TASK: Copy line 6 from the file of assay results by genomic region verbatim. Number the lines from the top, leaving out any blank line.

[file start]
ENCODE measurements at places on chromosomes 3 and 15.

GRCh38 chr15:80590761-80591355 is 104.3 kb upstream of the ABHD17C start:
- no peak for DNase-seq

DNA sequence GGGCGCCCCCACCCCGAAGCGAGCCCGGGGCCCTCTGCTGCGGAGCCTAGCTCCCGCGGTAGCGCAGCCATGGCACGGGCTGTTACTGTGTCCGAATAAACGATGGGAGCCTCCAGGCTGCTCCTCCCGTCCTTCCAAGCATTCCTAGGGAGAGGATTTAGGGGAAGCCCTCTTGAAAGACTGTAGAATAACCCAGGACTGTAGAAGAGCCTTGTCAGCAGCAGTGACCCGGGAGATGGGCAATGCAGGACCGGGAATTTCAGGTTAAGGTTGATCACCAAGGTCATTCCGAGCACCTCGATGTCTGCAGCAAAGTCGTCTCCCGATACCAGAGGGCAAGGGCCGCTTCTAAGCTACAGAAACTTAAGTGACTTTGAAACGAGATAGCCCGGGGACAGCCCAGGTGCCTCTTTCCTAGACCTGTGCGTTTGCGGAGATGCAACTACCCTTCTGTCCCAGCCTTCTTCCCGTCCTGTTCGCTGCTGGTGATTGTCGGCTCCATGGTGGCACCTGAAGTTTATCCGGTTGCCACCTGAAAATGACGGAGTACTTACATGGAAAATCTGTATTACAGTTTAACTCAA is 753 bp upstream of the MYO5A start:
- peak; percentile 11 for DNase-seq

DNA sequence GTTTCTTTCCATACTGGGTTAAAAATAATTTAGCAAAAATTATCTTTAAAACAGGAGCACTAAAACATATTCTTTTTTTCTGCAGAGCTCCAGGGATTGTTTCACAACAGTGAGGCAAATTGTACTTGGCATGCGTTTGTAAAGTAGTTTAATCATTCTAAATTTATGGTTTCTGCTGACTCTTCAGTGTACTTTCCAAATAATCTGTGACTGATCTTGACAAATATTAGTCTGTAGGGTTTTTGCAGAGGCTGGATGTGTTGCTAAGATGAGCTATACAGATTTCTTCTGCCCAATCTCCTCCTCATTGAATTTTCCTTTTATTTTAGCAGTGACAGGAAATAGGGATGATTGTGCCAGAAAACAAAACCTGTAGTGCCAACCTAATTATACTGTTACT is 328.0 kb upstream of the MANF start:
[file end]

DNA sequence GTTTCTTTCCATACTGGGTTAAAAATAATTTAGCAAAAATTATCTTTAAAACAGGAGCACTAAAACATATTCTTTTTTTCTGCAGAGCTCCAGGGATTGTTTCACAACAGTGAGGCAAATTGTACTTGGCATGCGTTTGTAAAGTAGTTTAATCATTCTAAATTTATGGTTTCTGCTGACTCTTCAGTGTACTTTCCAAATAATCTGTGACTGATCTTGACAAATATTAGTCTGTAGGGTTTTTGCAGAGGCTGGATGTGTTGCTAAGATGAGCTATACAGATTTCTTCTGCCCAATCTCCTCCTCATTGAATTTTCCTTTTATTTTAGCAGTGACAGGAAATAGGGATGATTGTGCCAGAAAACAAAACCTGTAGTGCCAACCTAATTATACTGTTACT is 328.0 kb upstream of the MANF start: